Relationship between metallothionine and zinc in the protection against DNA damage in zinc-treated Long-Evans Cinnamon rat liver
AbstractThe aims of the work presented here were to determine the effect of long term treatment with zinc (Zn) on both total metallothionine (MT) and, in particular, oxidized MT (MTox) concentrations in Long-Evans Cinnamon (LEC) rat liver. We also evaluated semi-quantitatively the cell death index using TUNEL assay as it is a useful method to localize the nuclear fragmentation occurring in oxidative stress conditions. The results demonstrate there were no statistically different MT concentrations between Zn-treated and untreated rats, whereas the Zn treatment was very effective in reducing the percentage of oxidized MT (MTox). MTox is not able to bind metals, so it does not perform its “scavenger” action against copper (Cu) accumulation in LEC rats. The intensity and quantity of fluorescent staining observed in untreated rat sections decreased compared to the treated ones. These findings suggest that in LEC rats one of zinc's roles is to protect from oxidative stress, however, its mode of action remains partially unknown: a hypothesis is competition for Cu binding sites. A new insight is that Zn induced MT can protect efficiently against DNA damage by free radicals.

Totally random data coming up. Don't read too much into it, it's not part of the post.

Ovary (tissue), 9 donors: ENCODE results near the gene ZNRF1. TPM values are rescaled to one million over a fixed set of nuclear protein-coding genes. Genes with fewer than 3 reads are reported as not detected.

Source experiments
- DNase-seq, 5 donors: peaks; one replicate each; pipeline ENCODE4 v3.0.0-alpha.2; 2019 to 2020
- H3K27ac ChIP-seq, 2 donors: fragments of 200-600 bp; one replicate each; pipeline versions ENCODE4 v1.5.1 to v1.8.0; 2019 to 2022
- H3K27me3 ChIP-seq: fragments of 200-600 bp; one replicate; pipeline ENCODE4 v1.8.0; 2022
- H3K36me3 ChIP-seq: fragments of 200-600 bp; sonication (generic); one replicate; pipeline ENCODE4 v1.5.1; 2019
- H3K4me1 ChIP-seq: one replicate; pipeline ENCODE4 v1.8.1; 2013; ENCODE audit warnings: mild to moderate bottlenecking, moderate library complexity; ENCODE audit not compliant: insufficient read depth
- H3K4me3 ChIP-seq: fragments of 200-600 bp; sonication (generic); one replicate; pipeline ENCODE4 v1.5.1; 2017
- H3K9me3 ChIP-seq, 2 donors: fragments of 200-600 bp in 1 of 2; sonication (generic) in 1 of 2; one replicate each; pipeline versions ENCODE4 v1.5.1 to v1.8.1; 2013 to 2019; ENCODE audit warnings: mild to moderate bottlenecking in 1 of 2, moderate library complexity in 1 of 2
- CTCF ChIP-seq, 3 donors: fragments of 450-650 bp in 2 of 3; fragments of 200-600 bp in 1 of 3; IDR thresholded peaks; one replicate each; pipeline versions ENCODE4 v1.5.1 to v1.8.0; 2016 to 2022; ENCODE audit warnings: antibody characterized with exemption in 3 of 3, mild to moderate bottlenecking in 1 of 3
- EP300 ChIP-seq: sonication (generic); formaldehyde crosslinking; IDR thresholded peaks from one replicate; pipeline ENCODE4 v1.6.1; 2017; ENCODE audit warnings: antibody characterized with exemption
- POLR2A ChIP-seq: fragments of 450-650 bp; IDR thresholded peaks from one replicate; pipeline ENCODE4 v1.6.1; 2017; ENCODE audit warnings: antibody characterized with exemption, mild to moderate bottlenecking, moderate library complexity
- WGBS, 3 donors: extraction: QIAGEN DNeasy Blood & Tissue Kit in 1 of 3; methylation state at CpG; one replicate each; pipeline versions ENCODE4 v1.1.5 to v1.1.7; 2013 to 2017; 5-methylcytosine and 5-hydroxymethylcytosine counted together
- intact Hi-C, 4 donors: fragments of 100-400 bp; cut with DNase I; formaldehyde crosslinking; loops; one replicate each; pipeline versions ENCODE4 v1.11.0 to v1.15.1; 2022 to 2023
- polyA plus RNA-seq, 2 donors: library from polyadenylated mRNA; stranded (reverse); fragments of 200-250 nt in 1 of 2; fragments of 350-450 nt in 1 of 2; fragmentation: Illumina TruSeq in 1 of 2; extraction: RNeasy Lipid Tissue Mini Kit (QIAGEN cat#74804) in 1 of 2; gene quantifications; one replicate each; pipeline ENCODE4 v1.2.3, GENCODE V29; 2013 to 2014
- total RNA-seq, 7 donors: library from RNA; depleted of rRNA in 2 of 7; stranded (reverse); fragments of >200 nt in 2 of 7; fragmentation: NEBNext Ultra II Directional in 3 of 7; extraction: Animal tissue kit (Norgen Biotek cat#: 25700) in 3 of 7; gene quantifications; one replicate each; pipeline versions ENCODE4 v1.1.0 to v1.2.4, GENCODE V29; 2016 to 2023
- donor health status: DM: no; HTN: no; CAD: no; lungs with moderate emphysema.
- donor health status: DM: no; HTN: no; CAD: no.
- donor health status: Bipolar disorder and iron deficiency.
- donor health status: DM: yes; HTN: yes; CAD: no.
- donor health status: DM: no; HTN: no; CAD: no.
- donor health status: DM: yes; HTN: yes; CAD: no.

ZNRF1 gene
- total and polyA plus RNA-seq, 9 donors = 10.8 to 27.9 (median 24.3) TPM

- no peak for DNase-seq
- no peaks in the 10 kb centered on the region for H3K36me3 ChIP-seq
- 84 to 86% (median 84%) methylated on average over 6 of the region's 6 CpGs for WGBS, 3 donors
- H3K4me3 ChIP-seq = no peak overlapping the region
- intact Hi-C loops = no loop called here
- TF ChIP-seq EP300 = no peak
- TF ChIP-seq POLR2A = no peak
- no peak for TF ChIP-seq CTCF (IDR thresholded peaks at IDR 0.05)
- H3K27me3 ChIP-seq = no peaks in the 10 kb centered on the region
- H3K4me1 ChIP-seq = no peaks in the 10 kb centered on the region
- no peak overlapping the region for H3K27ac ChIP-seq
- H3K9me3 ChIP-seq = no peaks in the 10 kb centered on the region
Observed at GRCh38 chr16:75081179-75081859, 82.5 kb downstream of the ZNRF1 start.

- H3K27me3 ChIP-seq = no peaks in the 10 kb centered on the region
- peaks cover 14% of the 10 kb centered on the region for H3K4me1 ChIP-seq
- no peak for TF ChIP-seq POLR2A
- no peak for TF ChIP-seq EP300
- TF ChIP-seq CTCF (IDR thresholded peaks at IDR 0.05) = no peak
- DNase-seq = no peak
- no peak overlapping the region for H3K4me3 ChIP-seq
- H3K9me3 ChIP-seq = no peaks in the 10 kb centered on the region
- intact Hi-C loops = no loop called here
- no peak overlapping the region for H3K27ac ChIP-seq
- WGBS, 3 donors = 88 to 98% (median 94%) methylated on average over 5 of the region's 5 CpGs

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Copyright (c) 2009 A Santon, V Albergoni, G Santovito, GC Sturniolo, P Irato
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